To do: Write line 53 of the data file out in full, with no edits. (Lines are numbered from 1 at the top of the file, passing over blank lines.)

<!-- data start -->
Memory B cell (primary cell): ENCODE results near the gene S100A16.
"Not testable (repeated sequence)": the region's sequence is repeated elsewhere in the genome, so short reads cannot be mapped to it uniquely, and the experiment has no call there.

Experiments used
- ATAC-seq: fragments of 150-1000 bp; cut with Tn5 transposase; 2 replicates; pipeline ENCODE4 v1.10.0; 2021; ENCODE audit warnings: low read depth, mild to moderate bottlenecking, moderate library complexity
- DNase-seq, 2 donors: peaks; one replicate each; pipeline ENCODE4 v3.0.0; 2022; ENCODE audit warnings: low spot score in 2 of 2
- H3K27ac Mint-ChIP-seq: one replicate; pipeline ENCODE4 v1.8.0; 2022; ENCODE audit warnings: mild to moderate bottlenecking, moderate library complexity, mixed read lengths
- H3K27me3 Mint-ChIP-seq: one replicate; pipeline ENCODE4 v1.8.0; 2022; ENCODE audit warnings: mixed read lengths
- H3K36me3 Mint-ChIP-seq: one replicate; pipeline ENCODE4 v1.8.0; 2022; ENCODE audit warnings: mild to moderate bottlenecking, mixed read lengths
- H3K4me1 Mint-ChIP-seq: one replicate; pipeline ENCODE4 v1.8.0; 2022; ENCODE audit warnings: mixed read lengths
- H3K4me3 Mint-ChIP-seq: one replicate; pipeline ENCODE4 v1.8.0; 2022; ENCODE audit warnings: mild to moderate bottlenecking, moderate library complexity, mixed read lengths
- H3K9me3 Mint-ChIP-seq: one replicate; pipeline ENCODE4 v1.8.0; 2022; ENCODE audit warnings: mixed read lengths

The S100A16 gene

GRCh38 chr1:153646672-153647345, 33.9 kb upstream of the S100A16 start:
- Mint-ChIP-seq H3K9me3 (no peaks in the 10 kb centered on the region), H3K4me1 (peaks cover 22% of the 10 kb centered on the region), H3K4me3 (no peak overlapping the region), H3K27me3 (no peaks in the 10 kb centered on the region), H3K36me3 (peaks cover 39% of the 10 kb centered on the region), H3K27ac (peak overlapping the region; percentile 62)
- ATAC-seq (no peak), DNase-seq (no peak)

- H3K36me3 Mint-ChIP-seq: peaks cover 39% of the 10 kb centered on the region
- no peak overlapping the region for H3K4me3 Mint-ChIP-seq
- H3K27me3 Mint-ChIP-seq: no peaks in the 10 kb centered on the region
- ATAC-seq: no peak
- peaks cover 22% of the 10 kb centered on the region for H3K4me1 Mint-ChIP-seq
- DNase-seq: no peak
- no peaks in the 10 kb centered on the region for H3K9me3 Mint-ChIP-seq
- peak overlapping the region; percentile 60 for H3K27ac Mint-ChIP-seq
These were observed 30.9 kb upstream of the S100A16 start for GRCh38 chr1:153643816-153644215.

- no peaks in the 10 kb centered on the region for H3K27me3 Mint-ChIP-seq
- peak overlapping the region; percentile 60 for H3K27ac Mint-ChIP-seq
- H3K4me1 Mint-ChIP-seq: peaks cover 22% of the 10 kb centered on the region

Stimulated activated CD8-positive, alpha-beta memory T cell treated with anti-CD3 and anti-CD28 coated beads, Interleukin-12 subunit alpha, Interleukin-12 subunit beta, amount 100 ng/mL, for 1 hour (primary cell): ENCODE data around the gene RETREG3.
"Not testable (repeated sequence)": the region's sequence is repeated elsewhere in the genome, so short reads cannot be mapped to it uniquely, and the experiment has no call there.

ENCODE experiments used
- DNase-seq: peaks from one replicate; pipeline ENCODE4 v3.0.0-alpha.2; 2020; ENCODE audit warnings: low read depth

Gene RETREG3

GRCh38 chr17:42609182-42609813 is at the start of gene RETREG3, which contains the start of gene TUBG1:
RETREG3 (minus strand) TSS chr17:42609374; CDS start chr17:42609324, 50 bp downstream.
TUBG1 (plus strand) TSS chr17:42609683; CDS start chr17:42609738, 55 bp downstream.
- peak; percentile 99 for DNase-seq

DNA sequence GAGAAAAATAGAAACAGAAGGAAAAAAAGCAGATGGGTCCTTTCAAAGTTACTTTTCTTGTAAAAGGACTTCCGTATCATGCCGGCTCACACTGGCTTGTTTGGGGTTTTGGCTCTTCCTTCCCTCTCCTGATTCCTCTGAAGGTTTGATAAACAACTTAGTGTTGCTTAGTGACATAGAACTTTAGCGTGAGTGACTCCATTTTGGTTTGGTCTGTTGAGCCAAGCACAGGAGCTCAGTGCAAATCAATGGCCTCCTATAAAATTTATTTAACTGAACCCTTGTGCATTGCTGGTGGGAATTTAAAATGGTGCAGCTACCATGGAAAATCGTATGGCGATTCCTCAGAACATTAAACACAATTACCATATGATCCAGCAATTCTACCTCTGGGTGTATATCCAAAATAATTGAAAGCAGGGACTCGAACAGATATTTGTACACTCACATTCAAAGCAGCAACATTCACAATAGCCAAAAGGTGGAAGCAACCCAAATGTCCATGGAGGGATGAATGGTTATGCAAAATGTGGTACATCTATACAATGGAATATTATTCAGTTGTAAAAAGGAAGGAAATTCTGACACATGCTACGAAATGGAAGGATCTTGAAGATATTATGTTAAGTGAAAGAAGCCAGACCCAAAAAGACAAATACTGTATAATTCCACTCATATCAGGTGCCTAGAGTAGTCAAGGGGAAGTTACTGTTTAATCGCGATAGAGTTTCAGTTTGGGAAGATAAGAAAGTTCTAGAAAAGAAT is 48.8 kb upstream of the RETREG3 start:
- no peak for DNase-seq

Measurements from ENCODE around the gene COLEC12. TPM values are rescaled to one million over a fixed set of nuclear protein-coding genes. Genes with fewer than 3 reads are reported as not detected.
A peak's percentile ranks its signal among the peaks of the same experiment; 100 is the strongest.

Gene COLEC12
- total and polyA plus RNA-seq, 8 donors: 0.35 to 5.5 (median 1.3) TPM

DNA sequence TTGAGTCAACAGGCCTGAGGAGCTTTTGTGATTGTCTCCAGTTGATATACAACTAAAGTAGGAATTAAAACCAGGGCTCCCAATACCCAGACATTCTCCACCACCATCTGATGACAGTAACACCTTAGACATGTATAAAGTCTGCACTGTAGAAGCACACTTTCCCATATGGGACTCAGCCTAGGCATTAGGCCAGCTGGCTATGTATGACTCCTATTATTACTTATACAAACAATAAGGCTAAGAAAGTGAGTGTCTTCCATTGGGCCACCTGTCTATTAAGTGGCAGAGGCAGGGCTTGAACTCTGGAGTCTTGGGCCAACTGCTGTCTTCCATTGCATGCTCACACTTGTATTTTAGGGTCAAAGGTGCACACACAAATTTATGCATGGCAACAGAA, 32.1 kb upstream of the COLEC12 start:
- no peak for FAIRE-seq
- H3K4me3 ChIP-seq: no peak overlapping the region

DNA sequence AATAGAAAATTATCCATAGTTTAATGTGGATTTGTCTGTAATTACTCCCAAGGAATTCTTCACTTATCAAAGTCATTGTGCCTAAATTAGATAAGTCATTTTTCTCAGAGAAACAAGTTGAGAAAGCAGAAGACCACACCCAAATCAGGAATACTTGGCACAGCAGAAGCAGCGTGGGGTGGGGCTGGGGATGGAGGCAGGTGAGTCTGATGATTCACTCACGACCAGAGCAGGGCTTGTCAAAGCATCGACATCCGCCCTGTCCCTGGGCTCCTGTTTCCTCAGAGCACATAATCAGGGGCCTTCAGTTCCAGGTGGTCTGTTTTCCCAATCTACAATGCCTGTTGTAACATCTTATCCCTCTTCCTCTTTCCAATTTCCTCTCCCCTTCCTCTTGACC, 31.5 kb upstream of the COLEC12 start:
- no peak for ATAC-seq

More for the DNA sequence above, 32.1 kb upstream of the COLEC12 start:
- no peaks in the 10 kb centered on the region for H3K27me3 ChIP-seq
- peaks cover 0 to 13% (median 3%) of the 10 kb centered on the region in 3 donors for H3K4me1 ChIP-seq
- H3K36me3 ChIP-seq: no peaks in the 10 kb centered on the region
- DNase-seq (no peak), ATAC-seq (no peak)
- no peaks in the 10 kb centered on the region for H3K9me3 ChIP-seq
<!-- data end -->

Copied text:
- no peaks in the 10 kb centered on the region for H3K9me3 ChIP-seq